Monday, December 15, 2003

patth, maha chor

Patth reminds me of Lal Salaam. Both had Sharad Kapoor (who really needs to work on cultivating some acting skills). And both seem good in concept, and tired in realization. Patth has just one song --- a title song sung by Sonu Nigam that comes up prominently at two points in the film. But even then it's a drag. It's been-there-done-that déjà vu. Payal Rohatgi is irritating with her South Bombay excursions into streetwalker lingo. Think Supari. Think countless other recent movies that try to cash in on the "violence begets violence" theme. Loud or bad acting is the order of the day. And the background score by a trio called bapi-tutul-johny sucks (a little fragment from ARR's haunting theme for Bombay kept reappearing). A good exercise is to spot the other movie references in the film including posters (Aankhen -- the new one, Pyar Diwana Hota Hai, Devdas -- the new one) and bar songs. And there's another attempt to cash in on the "gang killing against the backdrop of the ganpati festival". Sheesh. Pa(t)thetic.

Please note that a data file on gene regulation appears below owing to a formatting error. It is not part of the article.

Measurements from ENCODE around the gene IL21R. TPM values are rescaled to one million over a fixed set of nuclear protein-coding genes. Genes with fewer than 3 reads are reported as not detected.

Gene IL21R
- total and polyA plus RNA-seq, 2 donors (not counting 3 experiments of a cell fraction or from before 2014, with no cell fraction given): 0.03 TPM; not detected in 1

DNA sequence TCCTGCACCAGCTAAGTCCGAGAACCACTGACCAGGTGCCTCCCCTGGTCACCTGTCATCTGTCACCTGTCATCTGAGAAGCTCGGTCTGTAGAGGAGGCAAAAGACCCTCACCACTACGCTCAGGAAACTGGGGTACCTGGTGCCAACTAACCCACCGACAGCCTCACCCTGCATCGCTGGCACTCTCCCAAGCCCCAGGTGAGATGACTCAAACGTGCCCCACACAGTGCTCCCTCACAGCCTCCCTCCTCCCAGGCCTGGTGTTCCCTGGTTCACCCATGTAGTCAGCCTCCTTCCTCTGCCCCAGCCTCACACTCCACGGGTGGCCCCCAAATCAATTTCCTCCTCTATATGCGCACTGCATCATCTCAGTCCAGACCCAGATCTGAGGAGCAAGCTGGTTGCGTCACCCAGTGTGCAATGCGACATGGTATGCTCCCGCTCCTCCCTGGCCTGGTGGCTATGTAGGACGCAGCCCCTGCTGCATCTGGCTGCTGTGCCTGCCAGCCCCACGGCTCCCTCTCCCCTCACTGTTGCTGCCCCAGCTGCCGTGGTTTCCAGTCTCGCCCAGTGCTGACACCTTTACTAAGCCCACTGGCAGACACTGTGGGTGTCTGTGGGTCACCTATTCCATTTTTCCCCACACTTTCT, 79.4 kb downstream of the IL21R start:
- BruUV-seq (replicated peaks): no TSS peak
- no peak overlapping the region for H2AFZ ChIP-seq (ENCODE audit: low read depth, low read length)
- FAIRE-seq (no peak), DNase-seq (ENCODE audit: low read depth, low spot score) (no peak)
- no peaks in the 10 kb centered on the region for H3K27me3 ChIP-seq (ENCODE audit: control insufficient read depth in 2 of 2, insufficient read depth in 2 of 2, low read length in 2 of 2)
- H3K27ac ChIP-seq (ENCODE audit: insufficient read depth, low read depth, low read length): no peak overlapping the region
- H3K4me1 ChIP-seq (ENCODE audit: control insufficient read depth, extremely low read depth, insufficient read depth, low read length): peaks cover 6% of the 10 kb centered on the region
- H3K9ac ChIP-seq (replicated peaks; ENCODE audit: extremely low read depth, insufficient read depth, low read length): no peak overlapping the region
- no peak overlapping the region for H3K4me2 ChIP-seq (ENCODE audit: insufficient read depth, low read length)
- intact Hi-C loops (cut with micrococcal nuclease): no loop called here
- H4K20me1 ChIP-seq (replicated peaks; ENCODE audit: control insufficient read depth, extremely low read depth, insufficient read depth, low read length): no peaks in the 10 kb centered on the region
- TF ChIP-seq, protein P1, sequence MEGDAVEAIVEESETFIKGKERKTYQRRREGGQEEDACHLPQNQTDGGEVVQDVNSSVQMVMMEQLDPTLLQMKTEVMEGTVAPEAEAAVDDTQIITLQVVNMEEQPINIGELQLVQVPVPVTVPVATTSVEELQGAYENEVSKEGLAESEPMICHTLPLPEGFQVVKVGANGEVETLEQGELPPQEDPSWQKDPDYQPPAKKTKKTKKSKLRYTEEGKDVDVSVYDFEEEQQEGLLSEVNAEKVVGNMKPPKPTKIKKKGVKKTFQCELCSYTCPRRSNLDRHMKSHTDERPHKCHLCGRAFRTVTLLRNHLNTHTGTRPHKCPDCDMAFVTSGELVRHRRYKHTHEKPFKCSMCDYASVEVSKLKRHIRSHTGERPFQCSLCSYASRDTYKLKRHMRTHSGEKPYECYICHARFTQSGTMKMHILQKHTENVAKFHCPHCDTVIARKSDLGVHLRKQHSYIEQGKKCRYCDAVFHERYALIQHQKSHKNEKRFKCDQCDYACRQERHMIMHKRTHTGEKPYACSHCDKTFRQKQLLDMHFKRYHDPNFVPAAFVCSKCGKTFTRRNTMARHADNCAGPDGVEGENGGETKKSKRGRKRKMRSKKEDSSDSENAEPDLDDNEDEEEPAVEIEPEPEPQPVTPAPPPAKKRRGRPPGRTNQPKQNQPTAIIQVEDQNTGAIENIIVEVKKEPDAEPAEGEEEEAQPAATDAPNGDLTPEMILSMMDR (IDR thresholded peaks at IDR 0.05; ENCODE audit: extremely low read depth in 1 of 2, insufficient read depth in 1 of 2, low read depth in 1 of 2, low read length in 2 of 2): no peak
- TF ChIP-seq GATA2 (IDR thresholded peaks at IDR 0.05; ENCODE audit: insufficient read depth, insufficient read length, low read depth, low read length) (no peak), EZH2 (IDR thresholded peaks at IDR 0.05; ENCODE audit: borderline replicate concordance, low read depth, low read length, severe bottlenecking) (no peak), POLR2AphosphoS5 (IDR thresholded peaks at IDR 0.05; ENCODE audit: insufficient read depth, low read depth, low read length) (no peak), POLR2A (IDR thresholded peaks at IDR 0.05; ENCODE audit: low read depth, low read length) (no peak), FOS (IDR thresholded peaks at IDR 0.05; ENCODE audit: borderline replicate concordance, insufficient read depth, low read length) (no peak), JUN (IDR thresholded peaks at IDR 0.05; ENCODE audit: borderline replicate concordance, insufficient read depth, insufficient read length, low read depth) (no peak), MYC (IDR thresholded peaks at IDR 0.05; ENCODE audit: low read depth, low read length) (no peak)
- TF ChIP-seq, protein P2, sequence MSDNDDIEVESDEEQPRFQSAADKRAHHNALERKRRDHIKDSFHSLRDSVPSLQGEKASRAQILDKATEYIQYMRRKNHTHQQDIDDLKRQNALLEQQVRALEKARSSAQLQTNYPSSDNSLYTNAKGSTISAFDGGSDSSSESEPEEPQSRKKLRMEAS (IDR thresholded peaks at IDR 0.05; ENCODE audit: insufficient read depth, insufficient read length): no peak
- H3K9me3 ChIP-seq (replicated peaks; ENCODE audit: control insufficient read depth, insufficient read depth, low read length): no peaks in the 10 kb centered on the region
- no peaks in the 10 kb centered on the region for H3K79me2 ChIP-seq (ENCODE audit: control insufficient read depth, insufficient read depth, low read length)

The good thing about Maha Chor, a late 70s Kaka starrer with music by R D Burman (which explains why I watched it) is that the print is surprisingly good (perhaps not too many people watched it!). And then you have Anand Bakshi warbling for Kaka. But there are lots of gaffes, and the plot is a tired variation on the Robin Hood theme. But you have the convoluted association graph mapping and relating different characters (royalty, enmity, Kaka in a double role, hindu muslim riots followed by a pacifying song). And there's the dependable villainous Prem Chopra (jab sataraa\-sau saaTh be\-imaan mare the tab prem si.nh paidaa huaa thaa). And the weepy whiny Kamini Kaushal. Watch out for Kaka's different personae: Johnny Fernandes, Pandit Chirag, and Dr Muthuswamy. Jagdish Raj reappears as the police inspector, and perhaps as a tip-of-the-hat, Kaka's character at one point explicitly asks for Inspector Jagdish Raj. Awesome narrative moment: In order to impersonate the lost heir to a kingdom's riches, Kaka's character needs a scar on his left hand. Kaka refuses to damage his hand. That night Prem issues an order of arson on Kaka's slum. Kaka's little sidekick (a kid, for more weepy value) is shot and Kaka holds a lamp for the doctor as he attempts to extract the bullet. Kaka loses his balance and the clay lamp breaks, so Kaka supports the flame in his left palm until Doc finishes the bullet operation. The result: the required scar. As the coincidence meter soars, let me leave you with another titular Kaka-ism: kal tak mai.n ek chor thaa. aaj ek maa.N ke pyaar ko churaakar mahaa chor ban gayaa. But lots of interesting words to learn in the film.

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